To stitch is to forge connections. Regardless of the method used, there are always loops inside of loops, fibers joining other fibers. Stitching is an ideal analogy for the connectedness of the world around us, and why it has become my most consistent form of artistic expression. My practice has deepened through my most recent work in mending and repairing textiles and clothing for others in and around my community.
My work is best defined as a social practice, allowing me to work in the liminal space between visual art and functional craft. I approach each repair in an intuitive manner, often choosing to make the stitching highly visible. The unique wear of a garment or item is then celebrated rather than hidden. A humble piece of cloth can be restored and transformed into something more aesthetically interesting, while extending its usefulness and keeping it from becoming yet another discarded textile in an already oversaturated stream of waste. It also begins to tell a story.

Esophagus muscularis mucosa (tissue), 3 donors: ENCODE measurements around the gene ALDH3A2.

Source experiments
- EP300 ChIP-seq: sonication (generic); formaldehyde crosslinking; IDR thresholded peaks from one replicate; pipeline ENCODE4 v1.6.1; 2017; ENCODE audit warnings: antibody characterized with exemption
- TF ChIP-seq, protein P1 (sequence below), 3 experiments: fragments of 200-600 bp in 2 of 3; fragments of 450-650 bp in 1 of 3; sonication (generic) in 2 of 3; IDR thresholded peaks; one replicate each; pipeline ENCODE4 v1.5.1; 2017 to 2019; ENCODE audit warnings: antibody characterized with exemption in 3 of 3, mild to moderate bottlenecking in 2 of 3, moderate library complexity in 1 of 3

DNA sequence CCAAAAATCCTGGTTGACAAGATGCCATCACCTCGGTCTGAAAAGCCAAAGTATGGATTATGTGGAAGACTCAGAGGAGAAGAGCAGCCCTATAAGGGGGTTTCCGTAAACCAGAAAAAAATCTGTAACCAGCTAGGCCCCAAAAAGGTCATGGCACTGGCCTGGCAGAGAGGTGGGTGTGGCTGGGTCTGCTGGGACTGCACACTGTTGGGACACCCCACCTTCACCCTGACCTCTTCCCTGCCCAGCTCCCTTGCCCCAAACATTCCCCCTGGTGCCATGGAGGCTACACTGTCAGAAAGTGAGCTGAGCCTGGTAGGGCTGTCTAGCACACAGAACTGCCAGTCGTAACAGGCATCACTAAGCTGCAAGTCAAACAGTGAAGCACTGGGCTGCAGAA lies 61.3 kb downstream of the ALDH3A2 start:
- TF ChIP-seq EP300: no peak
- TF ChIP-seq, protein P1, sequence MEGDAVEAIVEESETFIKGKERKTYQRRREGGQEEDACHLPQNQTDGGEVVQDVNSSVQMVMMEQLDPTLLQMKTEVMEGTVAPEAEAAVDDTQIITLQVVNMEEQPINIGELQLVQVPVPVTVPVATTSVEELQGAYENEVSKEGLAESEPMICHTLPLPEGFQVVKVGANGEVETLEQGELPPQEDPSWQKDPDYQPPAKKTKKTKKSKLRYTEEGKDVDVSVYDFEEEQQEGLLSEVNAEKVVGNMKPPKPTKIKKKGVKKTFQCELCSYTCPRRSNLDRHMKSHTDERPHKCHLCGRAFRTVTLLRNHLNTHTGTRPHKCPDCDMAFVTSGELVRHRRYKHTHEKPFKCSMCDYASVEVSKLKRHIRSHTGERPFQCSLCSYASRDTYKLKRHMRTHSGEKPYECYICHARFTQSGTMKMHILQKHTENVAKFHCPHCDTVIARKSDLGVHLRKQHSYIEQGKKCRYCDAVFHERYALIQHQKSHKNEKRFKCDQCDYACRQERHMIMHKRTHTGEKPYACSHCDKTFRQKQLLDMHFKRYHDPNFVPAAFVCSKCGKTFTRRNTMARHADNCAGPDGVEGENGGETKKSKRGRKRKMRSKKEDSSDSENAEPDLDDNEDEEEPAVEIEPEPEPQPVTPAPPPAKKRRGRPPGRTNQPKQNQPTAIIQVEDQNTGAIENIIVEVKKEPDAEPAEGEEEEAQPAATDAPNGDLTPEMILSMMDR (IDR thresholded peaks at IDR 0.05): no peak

With clothing and textiles as my media, I am able to interact with my audience in a tactile and intimate way. Using salvaged fabrics in each repair is an essential part of my work, providing me with a chance to both challenge the consumerist society we currently inhabit, and to allow for experimentation and new methods of repair. To do this I employ a wide variety of skills: knitting, hand sewing, machine sewing, darning, crochet, weaving, and improvisational quilting. In using this multilateral approach, I build on domestic traditions with contemporary experimentation to combine aesthetic form and utilitarian function in an environmentally conscious and sustainable manner.